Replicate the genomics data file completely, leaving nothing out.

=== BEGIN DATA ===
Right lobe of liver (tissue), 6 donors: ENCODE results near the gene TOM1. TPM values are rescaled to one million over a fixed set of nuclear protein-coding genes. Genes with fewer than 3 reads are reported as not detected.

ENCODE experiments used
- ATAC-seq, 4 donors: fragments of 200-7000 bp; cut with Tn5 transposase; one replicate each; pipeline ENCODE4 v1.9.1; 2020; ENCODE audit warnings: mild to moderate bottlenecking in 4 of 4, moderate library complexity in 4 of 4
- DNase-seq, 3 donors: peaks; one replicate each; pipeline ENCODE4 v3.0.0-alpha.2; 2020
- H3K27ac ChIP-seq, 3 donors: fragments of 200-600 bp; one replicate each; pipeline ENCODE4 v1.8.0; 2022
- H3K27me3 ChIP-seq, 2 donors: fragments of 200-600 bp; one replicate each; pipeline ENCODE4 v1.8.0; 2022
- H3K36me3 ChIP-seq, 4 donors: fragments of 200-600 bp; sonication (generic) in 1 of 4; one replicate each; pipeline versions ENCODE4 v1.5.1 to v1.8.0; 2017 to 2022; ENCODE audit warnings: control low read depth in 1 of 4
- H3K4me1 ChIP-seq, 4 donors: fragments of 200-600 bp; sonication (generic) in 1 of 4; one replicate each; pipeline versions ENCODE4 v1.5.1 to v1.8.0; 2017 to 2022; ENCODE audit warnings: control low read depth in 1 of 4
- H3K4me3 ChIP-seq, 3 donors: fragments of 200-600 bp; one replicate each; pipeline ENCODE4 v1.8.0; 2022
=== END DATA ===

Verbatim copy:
Right lobe of liver (tissue), 6 donors: ENCODE results near the gene TOM1. TPM values are rescaled to one million over a fixed set of nuclear protein-coding genes. Genes with fewer than 3 reads are reported as not detected.

ENCODE experiments used
- ATAC-seq, 4 donors: fragments of 200-7000 bp; cut with Tn5 transposase; one replicate each; pipeline ENCODE4 v1.9.1; 2020; ENCODE audit warnings: mild to moderate bottlenecking in 4 of 4, moderate library complexity in 4 of 4
- DNase-seq, 3 donors: peaks; one replicate each; pipeline ENCODE4 v3.0.0-alpha.2; 2020
- H3K27ac ChIP-seq, 3 donors: fragments of 200-600 bp; one replicate each; pipeline ENCODE4 v1.8.0; 2022
- H3K27me3 ChIP-seq, 2 donors: fragments of 200-600 bp; one replicate each; pipeline ENCODE4 v1.8.0; 2022
- H3K36me3 ChIP-seq, 4 donors: fragments of 200-600 bp; sonication (generic) in 1 of 4; one replicate each; pipeline versions ENCODE4 v1.5.1 to v1.8.0; 2017 to 2022; ENCODE audit warnings: control low read depth in 1 of 4
- H3K4me1 ChIP-seq, 4 donors: fragments of 200-600 bp; sonication (generic) in 1 of 4; one replicate each; pipeline versions ENCODE4 v1.5.1 to v1.8.0; 2017 to 2022; ENCODE audit warnings: control low read depth in 1 of 4
- H3K4me3 ChIP-seq, 3 donors: fragments of 200-600 bp; one replicate each; pipeline ENCODE4 v1.8.0; 2022